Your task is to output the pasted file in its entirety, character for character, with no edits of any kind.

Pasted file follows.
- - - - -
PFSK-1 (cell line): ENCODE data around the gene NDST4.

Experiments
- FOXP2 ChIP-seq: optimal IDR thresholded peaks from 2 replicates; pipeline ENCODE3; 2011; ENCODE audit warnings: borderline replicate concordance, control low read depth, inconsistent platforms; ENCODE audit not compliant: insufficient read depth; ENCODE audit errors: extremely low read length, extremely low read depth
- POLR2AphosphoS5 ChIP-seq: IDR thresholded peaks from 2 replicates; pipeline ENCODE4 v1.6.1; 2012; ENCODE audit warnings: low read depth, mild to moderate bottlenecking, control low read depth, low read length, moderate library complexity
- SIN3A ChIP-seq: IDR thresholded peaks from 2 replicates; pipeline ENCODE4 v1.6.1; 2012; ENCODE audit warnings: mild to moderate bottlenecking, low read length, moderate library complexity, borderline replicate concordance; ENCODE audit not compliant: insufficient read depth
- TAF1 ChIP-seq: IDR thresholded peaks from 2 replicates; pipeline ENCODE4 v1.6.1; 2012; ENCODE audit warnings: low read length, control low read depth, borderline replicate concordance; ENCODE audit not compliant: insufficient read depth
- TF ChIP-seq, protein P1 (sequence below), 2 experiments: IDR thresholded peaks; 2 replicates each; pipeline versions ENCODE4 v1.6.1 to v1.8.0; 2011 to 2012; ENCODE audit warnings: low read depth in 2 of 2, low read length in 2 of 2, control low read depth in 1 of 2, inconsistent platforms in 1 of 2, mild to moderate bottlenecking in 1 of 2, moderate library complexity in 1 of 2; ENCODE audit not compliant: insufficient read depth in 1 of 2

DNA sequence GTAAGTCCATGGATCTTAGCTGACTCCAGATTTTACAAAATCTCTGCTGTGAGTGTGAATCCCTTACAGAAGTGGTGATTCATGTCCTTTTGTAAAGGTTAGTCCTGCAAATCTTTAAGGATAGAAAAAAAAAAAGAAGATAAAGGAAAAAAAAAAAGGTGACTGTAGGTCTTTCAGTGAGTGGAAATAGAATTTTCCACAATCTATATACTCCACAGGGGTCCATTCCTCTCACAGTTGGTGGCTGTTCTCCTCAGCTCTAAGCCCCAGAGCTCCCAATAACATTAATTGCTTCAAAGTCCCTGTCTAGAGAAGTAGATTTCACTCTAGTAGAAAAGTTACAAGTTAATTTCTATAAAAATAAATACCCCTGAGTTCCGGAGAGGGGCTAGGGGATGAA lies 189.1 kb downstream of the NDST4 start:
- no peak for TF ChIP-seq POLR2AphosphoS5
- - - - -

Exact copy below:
PFSK-1 (cell line): ENCODE data around the gene NDST4.

Experiments
- FOXP2 ChIP-seq: optimal IDR thresholded peaks from 2 replicates; pipeline ENCODE3; 2011; ENCODE audit warnings: borderline replicate concordance, control low read depth, inconsistent platforms; ENCODE audit not compliant: insufficient read depth; ENCODE audit errors: extremely low read length, extremely low read depth
- POLR2AphosphoS5 ChIP-seq: IDR thresholded peaks from 2 replicates; pipeline ENCODE4 v1.6.1; 2012; ENCODE audit warnings: low read depth, mild to moderate bottlenecking, control low read depth, low read length, moderate library complexity
- SIN3A ChIP-seq: IDR thresholded peaks from 2 replicates; pipeline ENCODE4 v1.6.1; 2012; ENCODE audit warnings: mild to moderate bottlenecking, low read length, moderate library complexity, borderline replicate concordance; ENCODE audit not compliant: insufficient read depth
- TAF1 ChIP-seq: IDR thresholded peaks from 2 replicates; pipeline ENCODE4 v1.6.1; 2012; ENCODE audit warnings: low read length, control low read depth, borderline replicate concordance; ENCODE audit not compliant: insufficient read depth
- TF ChIP-seq, protein P1 (sequence below), 2 experiments: IDR thresholded peaks; 2 replicates each; pipeline versions ENCODE4 v1.6.1 to v1.8.0; 2011 to 2012; ENCODE audit warnings: low read depth in 2 of 2, low read length in 2 of 2, control low read depth in 1 of 2, inconsistent platforms in 1 of 2, mild to moderate bottlenecking in 1 of 2, moderate library complexity in 1 of 2; ENCODE audit not compliant: insufficient read depth in 1 of 2

DNA sequence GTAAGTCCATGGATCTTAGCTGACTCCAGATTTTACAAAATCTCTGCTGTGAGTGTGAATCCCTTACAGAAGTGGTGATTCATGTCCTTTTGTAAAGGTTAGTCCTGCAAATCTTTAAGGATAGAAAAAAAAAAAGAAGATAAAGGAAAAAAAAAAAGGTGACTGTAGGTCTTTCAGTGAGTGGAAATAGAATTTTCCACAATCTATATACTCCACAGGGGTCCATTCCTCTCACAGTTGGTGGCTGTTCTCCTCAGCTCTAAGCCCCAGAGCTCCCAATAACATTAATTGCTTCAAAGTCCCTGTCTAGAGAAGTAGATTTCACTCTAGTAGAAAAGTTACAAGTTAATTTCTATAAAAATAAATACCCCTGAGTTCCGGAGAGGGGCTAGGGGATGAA lies 189.1 kb downstream of the NDST4 start:
- no peak for TF ChIP-seq POLR2AphosphoS5